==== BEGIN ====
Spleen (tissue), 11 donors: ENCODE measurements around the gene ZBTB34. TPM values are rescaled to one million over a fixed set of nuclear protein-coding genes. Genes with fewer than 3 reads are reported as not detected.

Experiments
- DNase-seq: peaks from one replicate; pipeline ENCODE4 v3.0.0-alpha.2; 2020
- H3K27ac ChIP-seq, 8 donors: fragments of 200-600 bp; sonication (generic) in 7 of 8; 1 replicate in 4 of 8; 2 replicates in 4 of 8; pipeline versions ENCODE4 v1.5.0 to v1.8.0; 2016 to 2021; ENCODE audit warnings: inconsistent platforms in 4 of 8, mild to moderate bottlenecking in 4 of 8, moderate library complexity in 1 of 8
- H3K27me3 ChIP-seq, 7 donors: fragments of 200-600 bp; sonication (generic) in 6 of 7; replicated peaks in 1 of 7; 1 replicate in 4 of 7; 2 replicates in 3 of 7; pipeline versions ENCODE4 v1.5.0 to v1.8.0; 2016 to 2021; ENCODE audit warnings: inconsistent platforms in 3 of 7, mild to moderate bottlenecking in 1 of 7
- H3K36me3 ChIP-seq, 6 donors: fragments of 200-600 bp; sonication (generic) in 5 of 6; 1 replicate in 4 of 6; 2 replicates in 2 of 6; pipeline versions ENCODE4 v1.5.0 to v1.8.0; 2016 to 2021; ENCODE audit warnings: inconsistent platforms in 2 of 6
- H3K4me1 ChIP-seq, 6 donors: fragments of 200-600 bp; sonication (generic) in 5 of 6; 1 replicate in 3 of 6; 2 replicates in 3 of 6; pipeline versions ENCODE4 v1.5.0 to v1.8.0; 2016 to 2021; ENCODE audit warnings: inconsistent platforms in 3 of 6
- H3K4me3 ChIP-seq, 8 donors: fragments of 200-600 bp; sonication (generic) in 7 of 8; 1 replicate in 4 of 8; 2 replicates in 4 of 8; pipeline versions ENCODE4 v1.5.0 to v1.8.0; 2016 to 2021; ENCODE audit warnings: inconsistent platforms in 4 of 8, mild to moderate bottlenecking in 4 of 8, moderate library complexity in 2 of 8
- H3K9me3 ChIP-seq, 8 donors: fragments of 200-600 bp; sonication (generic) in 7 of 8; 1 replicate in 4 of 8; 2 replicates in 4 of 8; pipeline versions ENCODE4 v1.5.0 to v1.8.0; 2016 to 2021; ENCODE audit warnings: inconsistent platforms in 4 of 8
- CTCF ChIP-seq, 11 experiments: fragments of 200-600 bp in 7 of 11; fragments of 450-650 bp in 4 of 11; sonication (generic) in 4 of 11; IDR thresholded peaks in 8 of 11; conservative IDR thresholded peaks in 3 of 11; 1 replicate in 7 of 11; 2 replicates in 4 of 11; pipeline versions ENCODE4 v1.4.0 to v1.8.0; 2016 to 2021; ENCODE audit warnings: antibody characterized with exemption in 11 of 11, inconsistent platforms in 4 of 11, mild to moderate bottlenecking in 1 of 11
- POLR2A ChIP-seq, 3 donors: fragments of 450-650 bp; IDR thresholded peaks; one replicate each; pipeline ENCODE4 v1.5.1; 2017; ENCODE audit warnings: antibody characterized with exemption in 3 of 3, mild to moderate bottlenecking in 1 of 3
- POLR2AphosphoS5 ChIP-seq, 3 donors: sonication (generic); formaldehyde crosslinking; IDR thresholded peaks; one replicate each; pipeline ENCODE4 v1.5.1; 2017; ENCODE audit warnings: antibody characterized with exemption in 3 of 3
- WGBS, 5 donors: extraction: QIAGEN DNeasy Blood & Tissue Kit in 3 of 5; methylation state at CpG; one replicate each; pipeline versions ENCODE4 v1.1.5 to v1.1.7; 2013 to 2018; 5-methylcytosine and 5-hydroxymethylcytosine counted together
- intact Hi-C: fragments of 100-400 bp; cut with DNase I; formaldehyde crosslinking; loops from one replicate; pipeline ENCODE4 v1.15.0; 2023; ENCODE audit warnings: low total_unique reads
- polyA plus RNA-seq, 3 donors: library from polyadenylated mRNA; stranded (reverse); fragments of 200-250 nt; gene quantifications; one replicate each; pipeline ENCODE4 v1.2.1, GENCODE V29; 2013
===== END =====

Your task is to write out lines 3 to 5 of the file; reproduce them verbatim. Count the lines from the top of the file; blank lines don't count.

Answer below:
- DNase-seq: peaks from one replicate; pipeline ENCODE4 v3.0.0-alpha.2; 2020
- H3K27ac ChIP-seq, 8 donors: fragments of 200-600 bp; sonication (generic) in 7 of 8; 1 replicate in 4 of 8; 2 replicates in 4 of 8; pipeline versions ENCODE4 v1.5.0 to v1.8.0; 2016 to 2021; ENCODE audit warnings: inconsistent platforms in 4 of 8, mild to moderate bottlenecking in 4 of 8, moderate library complexity in 1 of 8
- H3K27me3 ChIP-seq, 7 donors: fragments of 200-600 bp; sonication (generic) in 6 of 7; replicated peaks in 1 of 7; 1 replicate in 4 of 7; 2 replicates in 3 of 7; pipeline versions ENCODE4 v1.5.0 to v1.8.0; 2016 to 2021; ENCODE audit warnings: inconsistent platforms in 3 of 7, mild to moderate bottlenecking in 1 of 7